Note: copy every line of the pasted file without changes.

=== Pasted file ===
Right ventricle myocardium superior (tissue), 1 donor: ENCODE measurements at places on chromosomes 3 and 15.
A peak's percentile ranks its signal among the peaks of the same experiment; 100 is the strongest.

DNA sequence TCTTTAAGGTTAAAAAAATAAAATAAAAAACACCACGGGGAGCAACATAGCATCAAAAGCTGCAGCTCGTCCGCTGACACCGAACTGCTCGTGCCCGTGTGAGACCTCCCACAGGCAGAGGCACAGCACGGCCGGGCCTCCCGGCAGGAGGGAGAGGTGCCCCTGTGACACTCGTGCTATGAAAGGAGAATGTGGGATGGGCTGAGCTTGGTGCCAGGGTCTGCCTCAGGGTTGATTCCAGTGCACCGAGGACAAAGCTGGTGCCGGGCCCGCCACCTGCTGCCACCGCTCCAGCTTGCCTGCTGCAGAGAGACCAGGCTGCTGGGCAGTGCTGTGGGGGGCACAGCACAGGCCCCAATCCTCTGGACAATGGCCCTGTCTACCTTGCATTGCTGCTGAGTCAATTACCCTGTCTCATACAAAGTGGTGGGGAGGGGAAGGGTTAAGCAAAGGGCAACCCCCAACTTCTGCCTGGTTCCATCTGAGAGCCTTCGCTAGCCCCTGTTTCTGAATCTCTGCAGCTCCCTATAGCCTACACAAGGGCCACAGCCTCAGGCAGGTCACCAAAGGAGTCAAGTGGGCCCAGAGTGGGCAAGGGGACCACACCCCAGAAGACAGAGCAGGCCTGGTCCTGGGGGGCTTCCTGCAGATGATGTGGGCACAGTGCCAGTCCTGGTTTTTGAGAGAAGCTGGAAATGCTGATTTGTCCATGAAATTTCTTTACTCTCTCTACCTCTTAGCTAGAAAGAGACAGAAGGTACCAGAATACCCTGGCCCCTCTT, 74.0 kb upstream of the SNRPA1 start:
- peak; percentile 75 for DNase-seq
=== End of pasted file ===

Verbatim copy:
Right ventricle myocardium superior (tissue), 1 donor: ENCODE measurements at places on chromosomes 3 and 15.
A peak's percentile ranks its signal among the peaks of the same experiment; 100 is the strongest.

DNA sequence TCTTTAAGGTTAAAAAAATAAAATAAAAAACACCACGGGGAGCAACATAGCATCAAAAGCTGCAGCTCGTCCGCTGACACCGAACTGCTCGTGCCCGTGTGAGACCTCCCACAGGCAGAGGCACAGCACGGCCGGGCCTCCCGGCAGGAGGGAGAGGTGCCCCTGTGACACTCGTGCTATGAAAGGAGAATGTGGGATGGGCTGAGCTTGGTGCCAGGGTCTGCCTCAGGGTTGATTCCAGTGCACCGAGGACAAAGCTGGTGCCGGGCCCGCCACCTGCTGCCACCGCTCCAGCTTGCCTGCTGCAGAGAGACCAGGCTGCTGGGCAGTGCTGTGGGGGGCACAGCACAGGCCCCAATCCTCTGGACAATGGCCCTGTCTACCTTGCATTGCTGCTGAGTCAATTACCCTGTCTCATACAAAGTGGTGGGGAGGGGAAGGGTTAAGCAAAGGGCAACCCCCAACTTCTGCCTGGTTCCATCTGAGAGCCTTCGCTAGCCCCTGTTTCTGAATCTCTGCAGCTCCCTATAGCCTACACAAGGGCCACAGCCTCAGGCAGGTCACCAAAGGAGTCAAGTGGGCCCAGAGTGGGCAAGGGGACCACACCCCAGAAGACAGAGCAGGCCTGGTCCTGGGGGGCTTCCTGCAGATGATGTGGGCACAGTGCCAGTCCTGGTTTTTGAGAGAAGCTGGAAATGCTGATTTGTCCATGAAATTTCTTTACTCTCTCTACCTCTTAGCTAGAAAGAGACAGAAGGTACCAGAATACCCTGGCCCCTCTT, 74.0 kb upstream of the SNRPA1 start:
- peak; percentile 75 for DNase-seq